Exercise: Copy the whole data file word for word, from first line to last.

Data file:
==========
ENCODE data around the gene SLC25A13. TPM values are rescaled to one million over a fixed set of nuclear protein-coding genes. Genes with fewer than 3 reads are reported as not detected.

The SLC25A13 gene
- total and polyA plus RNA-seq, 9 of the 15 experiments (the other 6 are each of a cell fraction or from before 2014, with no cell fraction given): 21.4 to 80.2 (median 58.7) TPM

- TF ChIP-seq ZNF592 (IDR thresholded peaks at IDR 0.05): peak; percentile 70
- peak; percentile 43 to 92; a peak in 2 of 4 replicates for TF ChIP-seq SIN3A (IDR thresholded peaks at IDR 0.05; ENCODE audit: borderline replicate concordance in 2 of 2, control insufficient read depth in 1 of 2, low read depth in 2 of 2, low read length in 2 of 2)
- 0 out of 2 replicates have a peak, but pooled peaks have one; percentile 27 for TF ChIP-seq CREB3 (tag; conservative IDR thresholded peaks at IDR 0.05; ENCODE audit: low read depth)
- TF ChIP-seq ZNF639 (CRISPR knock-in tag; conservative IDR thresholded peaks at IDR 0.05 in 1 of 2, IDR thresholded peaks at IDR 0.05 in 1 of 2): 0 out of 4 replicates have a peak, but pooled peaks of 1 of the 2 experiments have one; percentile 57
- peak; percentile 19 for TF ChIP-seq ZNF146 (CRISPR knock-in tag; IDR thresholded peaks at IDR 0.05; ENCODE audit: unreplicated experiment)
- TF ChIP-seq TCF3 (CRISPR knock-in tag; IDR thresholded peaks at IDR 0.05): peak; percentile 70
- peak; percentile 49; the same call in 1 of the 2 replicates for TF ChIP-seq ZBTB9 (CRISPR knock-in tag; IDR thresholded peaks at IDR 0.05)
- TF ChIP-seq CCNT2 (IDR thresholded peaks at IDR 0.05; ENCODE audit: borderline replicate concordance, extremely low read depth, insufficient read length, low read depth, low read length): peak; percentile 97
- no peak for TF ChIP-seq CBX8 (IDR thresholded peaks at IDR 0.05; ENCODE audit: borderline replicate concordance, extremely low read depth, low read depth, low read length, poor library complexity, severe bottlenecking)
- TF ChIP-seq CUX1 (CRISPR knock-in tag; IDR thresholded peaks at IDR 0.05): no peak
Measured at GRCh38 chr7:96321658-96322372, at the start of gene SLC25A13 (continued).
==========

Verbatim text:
ENCODE data around the gene SLC25A13. TPM values are rescaled to one million over a fixed set of nuclear protein-coding genes. Genes with fewer than 3 reads are reported as not detected.

The SLC25A13 gene
- total and polyA plus RNA-seq, 9 of the 15 experiments (the other 6 are each of a cell fraction or from before 2014, with no cell fraction given): 21.4 to 80.2 (median 58.7) TPM

- TF ChIP-seq ZNF592 (IDR thresholded peaks at IDR 0.05): peak; percentile 70
- peak; percentile 43 to 92; a peak in 2 of 4 replicates for TF ChIP-seq SIN3A (IDR thresholded peaks at IDR 0.05; ENCODE audit: borderline replicate concordance in 2 of 2, control insufficient read depth in 1 of 2, low read depth in 2 of 2, low read length in 2 of 2)
- 0 out of 2 replicates have a peak, but pooled peaks have one; percentile 27 for TF ChIP-seq CREB3 (tag; conservative IDR thresholded peaks at IDR 0.05; ENCODE audit: low read depth)
- TF ChIP-seq ZNF639 (CRISPR knock-in tag; conservative IDR thresholded peaks at IDR 0.05 in 1 of 2, IDR thresholded peaks at IDR 0.05 in 1 of 2): 0 out of 4 replicates have a peak, but pooled peaks of 1 of the 2 experiments have one; percentile 57
- peak; percentile 19 for TF ChIP-seq ZNF146 (CRISPR knock-in tag; IDR thresholded peaks at IDR 0.05; ENCODE audit: unreplicated experiment)
- TF ChIP-seq TCF3 (CRISPR knock-in tag; IDR thresholded peaks at IDR 0.05): peak; percentile 70
- peak; percentile 49; the same call in 1 of the 2 replicates for TF ChIP-seq ZBTB9 (CRISPR knock-in tag; IDR thresholded peaks at IDR 0.05)
- TF ChIP-seq CCNT2 (IDR thresholded peaks at IDR 0.05; ENCODE audit: borderline replicate concordance, extremely low read depth, insufficient read length, low read depth, low read length): peak; percentile 97
- no peak for TF ChIP-seq CBX8 (IDR thresholded peaks at IDR 0.05; ENCODE audit: borderline replicate concordance, extremely low read depth, low read depth, low read length, poor library complexity, severe bottlenecking)
- TF ChIP-seq CUX1 (CRISPR knock-in tag; IDR thresholded peaks at IDR 0.05): no peak
Measured at GRCh38 chr7:96321658-96322372, at the start of gene SLC25A13 (continued).